There are a few times in life when you wake one morning a completely different person than you were the morning before: the morning after the wedding day, the morning after the birth of a child, the morning after the death of a spouse- are all examples. I suspect, however, that for most of us we woke up on January 1, 2014 as the same people we were on December 31, 2013. Most of us started 2014 with the same issues, struggles, job and family situations that we had at the end of 2013. Others of us began 2014 with joys, prosperity and successes that we hope will continue throughout the New Year.
Some of us do have habits and lifestyle changes that we want to make, whether it is to eat healthier, exercise more, kick a bad habit or cultivate a good habit. We typically call these “New Year’s resolutions.” Since January 1st I have seen innumerable blog posts on the topic of New Year’s resolutions. The posts range from “Should we make resolutions?” to “How to keep your resolution to exercise more,” to “Resolutions for a better financial 2014” and everything in between.
The thing about resolutions is that they are the goals we hope to achieve by the time the year has ended. In other words, they are not immediate goals. Nobody makes a resolution to loose weight and wakes up the next day 30 pounds lighter. Most of our resolutions are big, painful and hard and that is why most of us fail in our resolutions within a couple of weeks and go back to living the same way as we did before. In reality, there really isn’t anything new about New Year’s.
For the Christian, however, there can be something new, not only about New Year’s, but about every day. This newness is not developing a new habit, ceasing a harmful habit or making any number of resolutions. This newness is a newness of our very identities and it comes from new life that is in Christ.
The Apostle Paul writes about this new life in several of his letters, which we have in the New Testament. These include Romans 6, 2 Corinthians 5 and Ephesians 4. But here I want to look at Paul’s words in Colossians 3 because in Colossians, Paul tells us some specific traits that should characterize this new life. I want to briefly make four observations.
First, Paul reminds us where our new life comes from: “For you have died and your life is hidden with Christ in God.” And where is Christ? He is seated at the right hand of God. Every morning when I wake up I am a completely different person than I used to be. My old self has died and my new life is hidden, covered, secured with Christ and in God.
Second, Paul tells us what characterized our old lives and emphasizes that these things are now dead within us. He lists immorality, impurity, passion, evil desires, greed, anger, wrath, malice, slander, abusive speech and lies. Paul says all these things were laid aside with our old selves and we have put on a new self.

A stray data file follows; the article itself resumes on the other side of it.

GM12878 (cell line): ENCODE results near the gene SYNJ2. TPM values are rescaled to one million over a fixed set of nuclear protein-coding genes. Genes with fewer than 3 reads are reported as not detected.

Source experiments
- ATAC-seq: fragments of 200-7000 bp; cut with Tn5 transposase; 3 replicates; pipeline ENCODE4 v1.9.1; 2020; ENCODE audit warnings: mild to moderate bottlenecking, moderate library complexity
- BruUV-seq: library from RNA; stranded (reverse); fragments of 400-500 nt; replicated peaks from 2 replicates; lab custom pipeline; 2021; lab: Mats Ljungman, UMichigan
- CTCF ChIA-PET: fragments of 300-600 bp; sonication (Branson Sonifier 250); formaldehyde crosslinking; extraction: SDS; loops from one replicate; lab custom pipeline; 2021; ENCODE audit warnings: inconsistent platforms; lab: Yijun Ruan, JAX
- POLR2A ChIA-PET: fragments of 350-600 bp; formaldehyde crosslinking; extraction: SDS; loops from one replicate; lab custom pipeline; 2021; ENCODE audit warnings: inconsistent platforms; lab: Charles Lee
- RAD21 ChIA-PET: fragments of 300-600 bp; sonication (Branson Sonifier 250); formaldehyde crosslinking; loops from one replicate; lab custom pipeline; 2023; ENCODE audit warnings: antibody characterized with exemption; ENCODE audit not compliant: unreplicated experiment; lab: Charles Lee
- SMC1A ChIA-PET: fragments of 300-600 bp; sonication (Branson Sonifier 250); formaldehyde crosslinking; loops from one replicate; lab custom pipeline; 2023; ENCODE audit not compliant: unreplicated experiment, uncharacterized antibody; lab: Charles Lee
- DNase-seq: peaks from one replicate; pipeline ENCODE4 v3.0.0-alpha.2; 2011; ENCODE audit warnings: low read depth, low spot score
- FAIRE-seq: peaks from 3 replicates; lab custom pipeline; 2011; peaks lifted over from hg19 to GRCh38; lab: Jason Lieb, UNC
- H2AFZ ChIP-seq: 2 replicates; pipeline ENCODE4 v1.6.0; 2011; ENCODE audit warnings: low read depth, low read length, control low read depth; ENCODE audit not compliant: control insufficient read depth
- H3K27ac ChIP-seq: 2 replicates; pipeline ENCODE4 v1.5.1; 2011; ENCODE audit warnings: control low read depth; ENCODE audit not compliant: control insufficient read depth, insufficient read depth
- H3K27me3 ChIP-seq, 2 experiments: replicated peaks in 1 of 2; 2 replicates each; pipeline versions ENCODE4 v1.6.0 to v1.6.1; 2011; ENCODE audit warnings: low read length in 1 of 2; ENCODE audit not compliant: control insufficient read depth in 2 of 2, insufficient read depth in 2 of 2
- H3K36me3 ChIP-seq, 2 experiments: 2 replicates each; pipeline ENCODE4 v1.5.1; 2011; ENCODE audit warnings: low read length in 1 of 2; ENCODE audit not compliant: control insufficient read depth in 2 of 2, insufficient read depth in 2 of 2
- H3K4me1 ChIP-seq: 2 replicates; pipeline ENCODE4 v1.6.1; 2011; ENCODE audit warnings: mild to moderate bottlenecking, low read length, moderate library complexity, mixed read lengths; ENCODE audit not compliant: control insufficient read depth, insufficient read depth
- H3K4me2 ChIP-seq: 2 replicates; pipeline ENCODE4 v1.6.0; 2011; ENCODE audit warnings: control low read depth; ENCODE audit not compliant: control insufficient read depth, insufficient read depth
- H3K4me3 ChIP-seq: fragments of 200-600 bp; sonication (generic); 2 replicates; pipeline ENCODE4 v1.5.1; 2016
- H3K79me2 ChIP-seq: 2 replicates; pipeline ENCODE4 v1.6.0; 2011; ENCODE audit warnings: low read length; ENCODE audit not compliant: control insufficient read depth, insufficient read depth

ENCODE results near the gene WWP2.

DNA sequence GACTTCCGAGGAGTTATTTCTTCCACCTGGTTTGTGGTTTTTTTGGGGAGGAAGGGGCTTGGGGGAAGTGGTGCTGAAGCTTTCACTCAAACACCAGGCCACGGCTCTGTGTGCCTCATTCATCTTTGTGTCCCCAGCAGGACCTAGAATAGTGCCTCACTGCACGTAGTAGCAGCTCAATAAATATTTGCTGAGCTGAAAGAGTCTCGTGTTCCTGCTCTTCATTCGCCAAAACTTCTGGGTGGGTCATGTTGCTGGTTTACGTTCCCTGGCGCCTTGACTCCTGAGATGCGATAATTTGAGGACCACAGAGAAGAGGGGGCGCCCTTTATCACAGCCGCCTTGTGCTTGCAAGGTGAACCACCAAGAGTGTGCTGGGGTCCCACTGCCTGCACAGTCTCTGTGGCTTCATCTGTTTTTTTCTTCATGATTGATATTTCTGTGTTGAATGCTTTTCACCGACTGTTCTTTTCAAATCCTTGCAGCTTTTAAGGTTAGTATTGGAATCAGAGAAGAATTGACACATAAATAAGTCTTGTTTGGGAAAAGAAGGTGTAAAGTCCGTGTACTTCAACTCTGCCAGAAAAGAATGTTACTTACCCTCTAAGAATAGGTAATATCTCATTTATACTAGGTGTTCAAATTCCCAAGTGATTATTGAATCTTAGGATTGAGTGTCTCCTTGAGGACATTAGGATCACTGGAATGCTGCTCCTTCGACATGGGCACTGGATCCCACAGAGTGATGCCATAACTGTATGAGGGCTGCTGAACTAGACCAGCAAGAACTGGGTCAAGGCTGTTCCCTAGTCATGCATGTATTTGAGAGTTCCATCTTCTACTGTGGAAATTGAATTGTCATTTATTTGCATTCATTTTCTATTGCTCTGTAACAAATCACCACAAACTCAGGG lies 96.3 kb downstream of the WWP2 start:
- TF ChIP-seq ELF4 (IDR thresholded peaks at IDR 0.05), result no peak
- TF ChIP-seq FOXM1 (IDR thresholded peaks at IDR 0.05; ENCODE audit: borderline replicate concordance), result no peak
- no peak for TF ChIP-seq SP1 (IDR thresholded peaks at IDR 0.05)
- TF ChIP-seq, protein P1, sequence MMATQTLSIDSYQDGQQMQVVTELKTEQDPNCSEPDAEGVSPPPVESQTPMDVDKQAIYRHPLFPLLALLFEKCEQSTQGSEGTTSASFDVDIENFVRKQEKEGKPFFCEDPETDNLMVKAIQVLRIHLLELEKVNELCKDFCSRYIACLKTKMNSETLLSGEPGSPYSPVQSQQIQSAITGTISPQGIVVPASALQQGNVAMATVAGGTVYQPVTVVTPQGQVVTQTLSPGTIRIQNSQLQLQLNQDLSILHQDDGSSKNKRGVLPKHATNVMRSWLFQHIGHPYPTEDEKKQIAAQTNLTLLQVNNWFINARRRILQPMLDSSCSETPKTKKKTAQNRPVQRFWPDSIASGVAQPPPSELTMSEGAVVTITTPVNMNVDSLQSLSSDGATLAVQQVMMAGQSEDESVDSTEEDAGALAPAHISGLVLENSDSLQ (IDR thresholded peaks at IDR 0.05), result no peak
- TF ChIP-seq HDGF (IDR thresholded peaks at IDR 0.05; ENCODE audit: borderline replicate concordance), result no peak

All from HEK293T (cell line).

Third, before Paul tells us the characteristics of the new self, he wants us to know that one new self is not any better than another new self: “There is no distinction between Greek and Jew, circumcised and uncircumcised, barbarian, Scythian, slave and freeman, but Christ is all and in all.” When we begin to talk about the new self, it’s easy to compare ourselves with others. We look at our pastors and other spiritual influences and we can believe that they got a better new self than we did. Paul wants us to know that in Christ there is no distinction and that the foundation and the standard is Christ. And guess what, our lives are hidden in and with Christ.
Lastly, Paul outlines the characteristics that should accompany the new self. “Put on a heart of compassion, kindness, humility, gentleness and patience; bearing with one another, and forgiving each other…put on love…let the peace of Christ rule in your hearts…and be thankful. Let the word of Christ richly dwell within you, with all wisdom teaching and admonishing one another with psalms and hymns and spiritual songs, singing with thankfulness in your hearts to God. Whatever you do in word or deed, do all in the name of the Lord Jesus, giving thanks through Him to God the Father.” There is so much that can be said on these verses and there isn’t time to exegete this whole passage but here is one question and one observation. How do we move from the characteristics of the old self to the characteristics of the new self? If we try to do it on our own we will fail. If we try to make resolutions to be more kind, humble or patient we will fail. These characteristics can only come from having our lives hidden with Christ and allowing the word of Christ to richly dwell within us.
What’s really new about New Year’s? It could be nothing. But it could be everything.
© Ryan Vanderland 2014